How Data Brokers Make Money Off Your Medical Records

Adam Tanner | Scientific American | February 1, 2016

Data brokers legally buy, sell and trade health information, but the practice risks undermining public confidence

For decades researchers have run longitudinal studies to gain new insights into health and illness. By regularly recording information about the same individuals' medical history and care over many years, they have, for example, shown that lead from peeling paint damages children's brains and bodies and have demonstrated that high blood pressure and cholesterol levels contribute to heart disease and stroke. To this day, some of the original (and now at least 95-year-old) participants in the famous Framingham Heart Study, which began in 1948, still provide health information to study investigators.

Health researchers are not the only ones, however, who collect and analyze medical data over long periods. A growing number of companies specialize in gathering longitudinal information from hundreds of millions of hospitals' and doctors' records, as well as from prescription and insurance claims and laboratory tests. Pooling all these data turns them into a valuable commodity. Other businesses are willing to pay for the insights that they can glean from such collections to guide their investments in the pharmaceutical industry, for example, or more precisely tailor an advertising campaign promoting a new drug.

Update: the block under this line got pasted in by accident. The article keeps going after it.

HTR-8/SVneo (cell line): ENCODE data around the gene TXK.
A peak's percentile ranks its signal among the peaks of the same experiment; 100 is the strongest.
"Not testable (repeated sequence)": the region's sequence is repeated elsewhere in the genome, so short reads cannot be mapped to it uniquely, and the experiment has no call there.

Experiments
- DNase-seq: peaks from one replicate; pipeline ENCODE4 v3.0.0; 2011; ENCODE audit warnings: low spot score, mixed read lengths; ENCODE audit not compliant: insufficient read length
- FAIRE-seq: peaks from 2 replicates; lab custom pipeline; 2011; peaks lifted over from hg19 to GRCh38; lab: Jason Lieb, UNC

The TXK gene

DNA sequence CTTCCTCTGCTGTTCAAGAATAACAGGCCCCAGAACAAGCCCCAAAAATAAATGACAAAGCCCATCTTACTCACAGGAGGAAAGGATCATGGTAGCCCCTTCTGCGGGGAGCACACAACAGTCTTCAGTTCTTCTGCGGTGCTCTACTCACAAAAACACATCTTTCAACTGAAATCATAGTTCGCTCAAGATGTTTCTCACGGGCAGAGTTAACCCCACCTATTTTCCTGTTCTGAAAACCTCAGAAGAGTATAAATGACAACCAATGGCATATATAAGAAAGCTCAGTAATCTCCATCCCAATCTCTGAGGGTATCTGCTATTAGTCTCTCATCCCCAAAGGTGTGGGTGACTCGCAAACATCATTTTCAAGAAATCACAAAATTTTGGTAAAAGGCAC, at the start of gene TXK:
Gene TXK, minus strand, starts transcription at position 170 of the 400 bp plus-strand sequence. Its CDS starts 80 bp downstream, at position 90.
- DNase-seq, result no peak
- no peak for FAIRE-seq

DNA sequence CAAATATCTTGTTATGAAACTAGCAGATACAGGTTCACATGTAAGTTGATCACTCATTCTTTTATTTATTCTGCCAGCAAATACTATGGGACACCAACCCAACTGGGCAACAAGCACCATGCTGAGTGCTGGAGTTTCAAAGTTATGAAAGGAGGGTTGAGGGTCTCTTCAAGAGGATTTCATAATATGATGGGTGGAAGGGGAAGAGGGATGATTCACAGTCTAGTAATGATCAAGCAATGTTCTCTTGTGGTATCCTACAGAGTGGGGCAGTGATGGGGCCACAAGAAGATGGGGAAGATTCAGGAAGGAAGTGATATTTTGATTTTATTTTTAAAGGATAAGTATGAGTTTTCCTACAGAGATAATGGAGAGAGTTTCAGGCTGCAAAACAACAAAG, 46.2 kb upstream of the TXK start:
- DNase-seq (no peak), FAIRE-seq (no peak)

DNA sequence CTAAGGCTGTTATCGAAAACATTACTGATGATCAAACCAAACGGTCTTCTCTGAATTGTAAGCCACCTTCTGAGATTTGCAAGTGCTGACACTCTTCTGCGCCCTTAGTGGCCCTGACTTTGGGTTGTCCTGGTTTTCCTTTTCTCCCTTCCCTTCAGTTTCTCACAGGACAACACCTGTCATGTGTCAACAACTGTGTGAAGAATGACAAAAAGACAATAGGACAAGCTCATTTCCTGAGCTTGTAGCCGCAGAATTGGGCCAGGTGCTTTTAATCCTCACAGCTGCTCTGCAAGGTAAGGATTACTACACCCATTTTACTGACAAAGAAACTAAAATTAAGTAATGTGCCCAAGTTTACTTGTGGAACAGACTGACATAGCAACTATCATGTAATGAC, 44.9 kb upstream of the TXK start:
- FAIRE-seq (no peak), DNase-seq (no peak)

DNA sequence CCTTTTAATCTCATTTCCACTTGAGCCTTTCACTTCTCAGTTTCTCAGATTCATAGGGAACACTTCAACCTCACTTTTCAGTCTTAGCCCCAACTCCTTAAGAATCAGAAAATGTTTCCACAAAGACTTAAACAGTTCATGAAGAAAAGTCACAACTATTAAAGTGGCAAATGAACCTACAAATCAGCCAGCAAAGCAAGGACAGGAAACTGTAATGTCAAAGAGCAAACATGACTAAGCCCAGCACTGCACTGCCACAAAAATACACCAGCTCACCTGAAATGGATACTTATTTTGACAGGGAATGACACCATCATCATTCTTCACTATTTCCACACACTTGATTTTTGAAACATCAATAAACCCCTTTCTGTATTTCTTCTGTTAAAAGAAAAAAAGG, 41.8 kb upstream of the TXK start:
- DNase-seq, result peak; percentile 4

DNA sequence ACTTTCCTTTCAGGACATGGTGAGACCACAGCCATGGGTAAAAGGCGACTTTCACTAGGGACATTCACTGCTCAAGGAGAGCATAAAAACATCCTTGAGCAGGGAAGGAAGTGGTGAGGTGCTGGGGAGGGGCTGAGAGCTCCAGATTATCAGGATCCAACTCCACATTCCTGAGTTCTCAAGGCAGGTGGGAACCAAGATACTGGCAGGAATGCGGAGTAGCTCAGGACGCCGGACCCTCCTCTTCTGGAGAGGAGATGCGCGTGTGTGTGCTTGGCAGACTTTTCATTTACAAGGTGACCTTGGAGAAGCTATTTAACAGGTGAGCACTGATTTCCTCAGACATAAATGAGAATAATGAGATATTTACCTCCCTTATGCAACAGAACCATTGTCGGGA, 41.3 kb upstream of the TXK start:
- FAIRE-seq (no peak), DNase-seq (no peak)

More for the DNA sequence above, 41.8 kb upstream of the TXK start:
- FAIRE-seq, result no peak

By law, the identities of everyone found in these commercial databases are supposed to be kept secret. Indeed, the organizations that sell medical information to data-mining companies strip their records of Social Security numbers, names and detailed addresses to protect people's privacy. But the data brokers also add unique numbers to the records they collect that allow them to match disparate pieces of information to the same individual—even if they do not know that person's name. This matching of information makes the overall collection more valuable, but as data-mining technology becomes ubiquitous, it also makes it easier to learn a previously anonymous individual's identity...